Is there a coach in your future?

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Tips – May 2018
Is there a coach in your future? (Or how to tell if you could benefit from one.)

Executive coach, personal life coach, career coach. . . it seems like the concept of coaching is in the top ten of business articles today. Having a coach does not necessarily mean that someone has performance problems. Rather, coaching is more often viewed as an accelerant to positive outcomes than as a requirement. In our April blog, link here, Rory Gilbert discussed coaching as an option to “Going It Alone.”

“A coach is a thought partner offering support, perspective, insight and an accountability structure to achieve change in a safe and confidential environment.”

 There are several situations, or times in the life cycle of a career/job when having a coach could be really useful.

  1. Transitioning into a new role or working in a new organization.

I used to be best friends with Marla, and now I have to supervise her. I’m worried that either our friendship will suffer, or that I won’t be able to do the job right.

This job now requires that I support positions that I may not agree with. . . I don’t have the luxury of being publicly critical. How can I keep my integrity?

  1. Reaching a plateau. . . losing passion, commitment or feeling burned out.

Am I in the right job or role?

I can’t get excited about my work anymore. What is wrong with me? I used to look forward every day to coming to work; now I dread it.

  1. Confronting dilemmas about clarity, focus, insecurity. Exploring issues and decisions safely without the pressures of pleasing a boss, or just doing what is expected.

I have no idea about where to start. I can’t seem to figure out the actions to take beyond the first obvious one.

This problem situation has so many elements to it. I am worried about unintended consequences.

  1. Being at the top level in an organization with no confidante.

Who do I talk to when I am unsure about my actions?

How can I safely reveal my weaknesses, or my insecurities? The organization depends on me to demonstrate confidence and inspire others to take action.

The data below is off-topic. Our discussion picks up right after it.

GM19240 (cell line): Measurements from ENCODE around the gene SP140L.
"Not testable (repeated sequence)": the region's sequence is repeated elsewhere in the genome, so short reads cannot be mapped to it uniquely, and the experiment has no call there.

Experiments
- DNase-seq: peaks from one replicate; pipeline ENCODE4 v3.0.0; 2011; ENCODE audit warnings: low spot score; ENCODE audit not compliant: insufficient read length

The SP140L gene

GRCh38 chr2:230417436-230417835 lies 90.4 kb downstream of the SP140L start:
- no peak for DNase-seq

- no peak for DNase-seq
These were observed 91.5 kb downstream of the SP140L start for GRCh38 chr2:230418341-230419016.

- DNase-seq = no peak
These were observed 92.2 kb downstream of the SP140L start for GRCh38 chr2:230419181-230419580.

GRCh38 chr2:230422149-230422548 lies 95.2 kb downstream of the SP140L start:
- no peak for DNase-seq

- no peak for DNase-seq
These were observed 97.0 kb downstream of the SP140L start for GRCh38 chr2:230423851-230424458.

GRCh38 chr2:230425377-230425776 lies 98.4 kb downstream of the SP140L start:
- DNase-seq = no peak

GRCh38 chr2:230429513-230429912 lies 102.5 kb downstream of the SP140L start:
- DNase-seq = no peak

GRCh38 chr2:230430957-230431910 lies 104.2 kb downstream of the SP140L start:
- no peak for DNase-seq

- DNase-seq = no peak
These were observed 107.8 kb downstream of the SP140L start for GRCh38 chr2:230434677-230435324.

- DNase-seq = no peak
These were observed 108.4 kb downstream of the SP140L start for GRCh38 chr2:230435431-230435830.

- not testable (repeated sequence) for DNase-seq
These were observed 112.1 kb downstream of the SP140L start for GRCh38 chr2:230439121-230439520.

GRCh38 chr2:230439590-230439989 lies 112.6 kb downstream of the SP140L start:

1. Planning for leaving a legacy.

I want to be known for making a positive difference in the organization. How can my desires coincide with the organization’s mission?

If you think having a coach could be the right thing for you, the next question is the practical one, how do I find a coach, and what am I looking for?

  1. Ask around for referrals. . . friends, colleagues, social connections. More people may have or had coaches than you might guess. Understand that much of business coaching can be conducted remotely via phone, Skype, Facetime, or similar platforms.
  2. If applicable, ask your Human Resources department if your organization provides coaching resources for leaders or emerging leaders. If available, an employee assistance program may provide some types of coaching, such as performance coaching, wellness coaching, or leader coaching.

The coach you are looking for should have the following abilities:

  1. Someone who listens well to you and can offer clarity to what you are saying.
  2. Someone who understands the issues you bring to the discussions, and takes you seriously.
  3. Someone who expects you to develop actions plans and to keep them.
  4. Someone who is not afraid to ask you the tough questions.

At Thunderbird, we consider coaching leaders and leadership teams to be our sweet spot. Our coaches have been in leadership positions and know what it is like to be out there alone. For more information, visit us at http://thunderbirdleadership.com/how-we-help/

Jill Bachman, MSN